It is ironic that the teacher educator has chosen to homeschool her kiddo. Yes, I get the irony. If I could simply send my child to school with my former preservice teachers minus the bureaucracy of public schools, I would. I trust the preservice teachers I work with immensely. The problem is, often their hands are tied. How creative can you get when you are told in your scripted curriculum that you need students to complete pages 78-80 in their worksheets today? How much can you argue with test prep if your job depends on it?
When S. will be ready to read, she will learn to read through phonetic instruction (not whole language instruction—we’ll take elements of this instructional approach, like learning sight words, but as a whole research points to phonetic instruction as a more effective practice, although slower). She will have a choice of reading what she wants, and I’ll fill in the gaps by reading out loud books that might be a bit too advanced for her to read on her own. This way, she continues to develop her vocabulary (a key to building reading comprehension—see Kylene Beers and Donalyn Miller) but doesn’t struggle so much that all hope for reading comprehension is lost. The idea is to scaffold instruction just so that she is constantly between the two rungs of the Zone of Proximal Development (Vygotsky) of being easy enough to complete without facilitation and just hard enough to not be able to complete without facilitation. In plain English, this means that she’ll need to read books that she can easily read independently PLUS books that might require reading aloud because the vocabulary is just complex enough to learn new words but not too hard as to lose motivation because NOTHING is understood.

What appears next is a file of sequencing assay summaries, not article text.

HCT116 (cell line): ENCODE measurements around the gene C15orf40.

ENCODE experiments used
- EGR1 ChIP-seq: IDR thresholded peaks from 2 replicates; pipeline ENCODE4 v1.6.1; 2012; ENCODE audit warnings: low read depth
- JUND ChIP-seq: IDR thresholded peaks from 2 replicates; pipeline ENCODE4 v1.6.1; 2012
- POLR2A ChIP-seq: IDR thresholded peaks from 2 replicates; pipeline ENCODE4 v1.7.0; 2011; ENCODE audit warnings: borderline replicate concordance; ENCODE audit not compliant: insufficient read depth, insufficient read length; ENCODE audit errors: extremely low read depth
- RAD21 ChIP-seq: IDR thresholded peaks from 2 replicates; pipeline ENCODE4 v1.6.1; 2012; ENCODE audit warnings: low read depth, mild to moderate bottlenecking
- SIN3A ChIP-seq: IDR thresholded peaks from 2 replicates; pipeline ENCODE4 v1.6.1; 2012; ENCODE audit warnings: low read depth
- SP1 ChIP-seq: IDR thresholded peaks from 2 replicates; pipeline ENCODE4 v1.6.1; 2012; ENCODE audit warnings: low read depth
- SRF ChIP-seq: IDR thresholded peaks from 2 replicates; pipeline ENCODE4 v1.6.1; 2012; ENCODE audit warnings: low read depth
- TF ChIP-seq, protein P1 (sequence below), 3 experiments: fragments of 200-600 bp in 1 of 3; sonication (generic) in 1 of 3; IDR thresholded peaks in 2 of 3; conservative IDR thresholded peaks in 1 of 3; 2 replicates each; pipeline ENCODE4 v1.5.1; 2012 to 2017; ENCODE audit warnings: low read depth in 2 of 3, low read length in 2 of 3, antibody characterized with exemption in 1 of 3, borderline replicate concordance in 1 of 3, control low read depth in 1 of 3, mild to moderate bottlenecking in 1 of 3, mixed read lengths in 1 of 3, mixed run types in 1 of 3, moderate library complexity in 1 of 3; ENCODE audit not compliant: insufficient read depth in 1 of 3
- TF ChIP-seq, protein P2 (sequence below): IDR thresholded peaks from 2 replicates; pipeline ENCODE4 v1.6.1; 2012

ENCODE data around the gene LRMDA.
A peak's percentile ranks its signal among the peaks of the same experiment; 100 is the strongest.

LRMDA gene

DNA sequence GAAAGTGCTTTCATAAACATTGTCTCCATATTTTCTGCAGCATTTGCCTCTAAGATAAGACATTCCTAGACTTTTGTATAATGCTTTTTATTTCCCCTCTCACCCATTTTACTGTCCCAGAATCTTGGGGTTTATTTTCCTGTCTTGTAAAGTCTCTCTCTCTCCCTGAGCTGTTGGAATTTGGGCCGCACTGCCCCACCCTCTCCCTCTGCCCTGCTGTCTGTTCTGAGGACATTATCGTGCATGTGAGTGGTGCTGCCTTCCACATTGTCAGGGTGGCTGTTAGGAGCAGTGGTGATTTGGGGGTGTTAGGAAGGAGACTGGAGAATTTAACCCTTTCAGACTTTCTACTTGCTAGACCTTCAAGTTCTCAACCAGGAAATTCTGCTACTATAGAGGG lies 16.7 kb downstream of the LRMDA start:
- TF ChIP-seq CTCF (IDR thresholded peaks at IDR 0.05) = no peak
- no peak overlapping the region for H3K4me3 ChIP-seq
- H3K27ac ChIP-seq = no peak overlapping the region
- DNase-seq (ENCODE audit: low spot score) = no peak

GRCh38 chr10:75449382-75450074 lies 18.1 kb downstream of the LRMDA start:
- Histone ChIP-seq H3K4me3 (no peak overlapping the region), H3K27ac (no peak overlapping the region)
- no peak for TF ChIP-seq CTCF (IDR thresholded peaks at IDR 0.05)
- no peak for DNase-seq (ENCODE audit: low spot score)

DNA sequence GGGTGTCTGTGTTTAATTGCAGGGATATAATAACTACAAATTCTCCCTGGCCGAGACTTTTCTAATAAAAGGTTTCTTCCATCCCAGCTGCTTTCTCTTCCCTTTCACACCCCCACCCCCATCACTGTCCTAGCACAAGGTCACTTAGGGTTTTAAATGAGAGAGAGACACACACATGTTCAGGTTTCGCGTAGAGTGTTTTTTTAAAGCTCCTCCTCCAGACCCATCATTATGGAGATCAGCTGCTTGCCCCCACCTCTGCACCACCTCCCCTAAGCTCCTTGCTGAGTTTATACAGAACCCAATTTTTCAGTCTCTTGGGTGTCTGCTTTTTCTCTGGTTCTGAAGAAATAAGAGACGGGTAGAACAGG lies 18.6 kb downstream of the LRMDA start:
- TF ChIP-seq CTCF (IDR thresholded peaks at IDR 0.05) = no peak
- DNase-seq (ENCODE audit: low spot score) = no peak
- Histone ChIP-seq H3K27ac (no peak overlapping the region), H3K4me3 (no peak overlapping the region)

I know I’m “mixing” learning to read instruction with reading instruction, but the two really go hand in hand. We begin developing literacy skills in our children from birth, right—language is the key starting point for developing literacy skills. The more we read to our kids, the more vocabulary they are exposed to. They are also exposed to differences in tone and inflection with written word. Think about it—you don’t ever talk the way that you read, unless you are loony. From reading aloud you move into reading letters aloud along with phonetic blends. This sounds fancy, but often is intuitive. You want them to say mama? You usually sound this out, right? That’s a phonetic blend—MMMM----AAA. Ma-ma. Go on, baby, say it—mama. Ma-ma. Maaaaaaa---ma. This is the very basic and essential example of phonetic instruction!
Eddie and I have many more reasons for homeschooling S., and I’ll continue to reflect on these ideas here, but for now I’ll leave you with the reading that I cited in the above post, along with the idea that it is NOT our teachers NOR our principals that are often at fault for the state of our over-tested public schools these days—it starts out with policy makers who are both too far removed from public education to know better AND often "bought" by companies who profit hugely through the education market.